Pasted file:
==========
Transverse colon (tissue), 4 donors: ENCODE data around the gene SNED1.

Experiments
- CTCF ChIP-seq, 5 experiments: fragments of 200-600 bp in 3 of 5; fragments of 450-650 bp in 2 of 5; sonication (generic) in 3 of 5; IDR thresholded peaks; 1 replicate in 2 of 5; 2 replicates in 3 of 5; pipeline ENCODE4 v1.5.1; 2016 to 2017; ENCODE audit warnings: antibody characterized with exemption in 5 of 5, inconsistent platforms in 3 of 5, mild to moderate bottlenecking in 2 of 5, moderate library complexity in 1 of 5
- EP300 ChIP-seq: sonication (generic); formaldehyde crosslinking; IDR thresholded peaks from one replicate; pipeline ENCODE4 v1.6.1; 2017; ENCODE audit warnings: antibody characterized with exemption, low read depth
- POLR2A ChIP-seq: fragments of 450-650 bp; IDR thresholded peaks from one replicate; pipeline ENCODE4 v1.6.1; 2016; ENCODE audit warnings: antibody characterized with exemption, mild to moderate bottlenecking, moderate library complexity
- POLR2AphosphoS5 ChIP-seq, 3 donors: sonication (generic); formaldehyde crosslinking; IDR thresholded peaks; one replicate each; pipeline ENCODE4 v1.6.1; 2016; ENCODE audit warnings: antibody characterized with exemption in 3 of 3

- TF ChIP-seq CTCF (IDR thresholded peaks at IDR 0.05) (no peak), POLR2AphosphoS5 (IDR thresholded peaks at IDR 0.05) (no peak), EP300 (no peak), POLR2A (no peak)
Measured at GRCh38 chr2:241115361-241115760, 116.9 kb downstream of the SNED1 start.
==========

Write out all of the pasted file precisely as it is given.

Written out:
Transverse colon (tissue), 4 donors: ENCODE data around the gene SNED1.

Experiments
- CTCF ChIP-seq, 5 experiments: fragments of 200-600 bp in 3 of 5; fragments of 450-650 bp in 2 of 5; sonication (generic) in 3 of 5; IDR thresholded peaks; 1 replicate in 2 of 5; 2 replicates in 3 of 5; pipeline ENCODE4 v1.5.1; 2016 to 2017; ENCODE audit warnings: antibody characterized with exemption in 5 of 5, inconsistent platforms in 3 of 5, mild to moderate bottlenecking in 2 of 5, moderate library complexity in 1 of 5
- EP300 ChIP-seq: sonication (generic); formaldehyde crosslinking; IDR thresholded peaks from one replicate; pipeline ENCODE4 v1.6.1; 2017; ENCODE audit warnings: antibody characterized with exemption, low read depth
- POLR2A ChIP-seq: fragments of 450-650 bp; IDR thresholded peaks from one replicate; pipeline ENCODE4 v1.6.1; 2016; ENCODE audit warnings: antibody characterized with exemption, mild to moderate bottlenecking, moderate library complexity
- POLR2AphosphoS5 ChIP-seq, 3 donors: sonication (generic); formaldehyde crosslinking; IDR thresholded peaks; one replicate each; pipeline ENCODE4 v1.6.1; 2016; ENCODE audit warnings: antibody characterized with exemption in 3 of 3

- TF ChIP-seq CTCF (IDR thresholded peaks at IDR 0.05) (no peak), POLR2AphosphoS5 (IDR thresholded peaks at IDR 0.05) (no peak), EP300 (no peak), POLR2A (no peak)
Measured at GRCh38 chr2:241115361-241115760, 116.9 kb downstream of the SNED1 start.